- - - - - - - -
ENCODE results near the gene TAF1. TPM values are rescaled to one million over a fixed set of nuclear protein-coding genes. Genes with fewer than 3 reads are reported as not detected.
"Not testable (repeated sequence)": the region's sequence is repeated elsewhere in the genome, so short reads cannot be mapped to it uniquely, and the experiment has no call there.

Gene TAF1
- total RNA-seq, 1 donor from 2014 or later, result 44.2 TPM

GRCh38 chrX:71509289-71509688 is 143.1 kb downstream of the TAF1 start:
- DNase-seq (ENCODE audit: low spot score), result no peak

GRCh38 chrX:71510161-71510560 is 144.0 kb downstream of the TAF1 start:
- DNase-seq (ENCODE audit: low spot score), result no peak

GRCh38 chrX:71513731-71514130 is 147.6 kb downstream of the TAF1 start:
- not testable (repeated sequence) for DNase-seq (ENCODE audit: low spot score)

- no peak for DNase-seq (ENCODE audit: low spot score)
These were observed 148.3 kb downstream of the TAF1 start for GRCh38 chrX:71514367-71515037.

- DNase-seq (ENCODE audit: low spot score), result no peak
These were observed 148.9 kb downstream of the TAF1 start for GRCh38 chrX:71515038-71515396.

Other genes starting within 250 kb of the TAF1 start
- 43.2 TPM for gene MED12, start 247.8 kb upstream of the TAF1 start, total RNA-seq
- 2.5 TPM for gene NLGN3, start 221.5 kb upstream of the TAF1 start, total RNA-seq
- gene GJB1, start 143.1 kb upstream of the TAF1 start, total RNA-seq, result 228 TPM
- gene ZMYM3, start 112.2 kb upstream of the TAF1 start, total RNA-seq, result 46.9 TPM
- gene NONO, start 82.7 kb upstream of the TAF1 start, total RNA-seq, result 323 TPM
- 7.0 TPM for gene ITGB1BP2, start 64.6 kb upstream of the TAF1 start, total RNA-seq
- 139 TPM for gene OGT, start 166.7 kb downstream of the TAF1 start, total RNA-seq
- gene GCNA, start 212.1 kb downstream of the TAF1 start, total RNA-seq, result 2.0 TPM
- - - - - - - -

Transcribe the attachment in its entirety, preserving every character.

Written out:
ENCODE results near the gene TAF1. TPM values are rescaled to one million over a fixed set of nuclear protein-coding genes. Genes with fewer than 3 reads are reported as not detected.
"Not testable (repeated sequence)": the region's sequence is repeated elsewhere in the genome, so short reads cannot be mapped to it uniquely, and the experiment has no call there.

Gene TAF1
- total RNA-seq, 1 donor from 2014 or later, result 44.2 TPM

GRCh38 chrX:71509289-71509688 is 143.1 kb downstream of the TAF1 start:
- DNase-seq (ENCODE audit: low spot score), result no peak

GRCh38 chrX:71510161-71510560 is 144.0 kb downstream of the TAF1 start:
- DNase-seq (ENCODE audit: low spot score), result no peak

GRCh38 chrX:71513731-71514130 is 147.6 kb downstream of the TAF1 start:
- not testable (repeated sequence) for DNase-seq (ENCODE audit: low spot score)

- no peak for DNase-seq (ENCODE audit: low spot score)
These were observed 148.3 kb downstream of the TAF1 start for GRCh38 chrX:71514367-71515037.

- DNase-seq (ENCODE audit: low spot score), result no peak
These were observed 148.9 kb downstream of the TAF1 start for GRCh38 chrX:71515038-71515396.

Other genes starting within 250 kb of the TAF1 start
- 43.2 TPM for gene MED12, start 247.8 kb upstream of the TAF1 start, total RNA-seq
- 2.5 TPM for gene NLGN3, start 221.5 kb upstream of the TAF1 start, total RNA-seq
- gene GJB1, start 143.1 kb upstream of the TAF1 start, total RNA-seq, result 228 TPM
- gene ZMYM3, start 112.2 kb upstream of the TAF1 start, total RNA-seq, result 46.9 TPM
- gene NONO, start 82.7 kb upstream of the TAF1 start, total RNA-seq, result 323 TPM
- 7.0 TPM for gene ITGB1BP2, start 64.6 kb upstream of the TAF1 start, total RNA-seq
- 139 TPM for gene OGT, start 166.7 kb downstream of the TAF1 start, total RNA-seq
- gene GCNA, start 212.1 kb downstream of the TAF1 start, total RNA-seq, result 2.0 TPM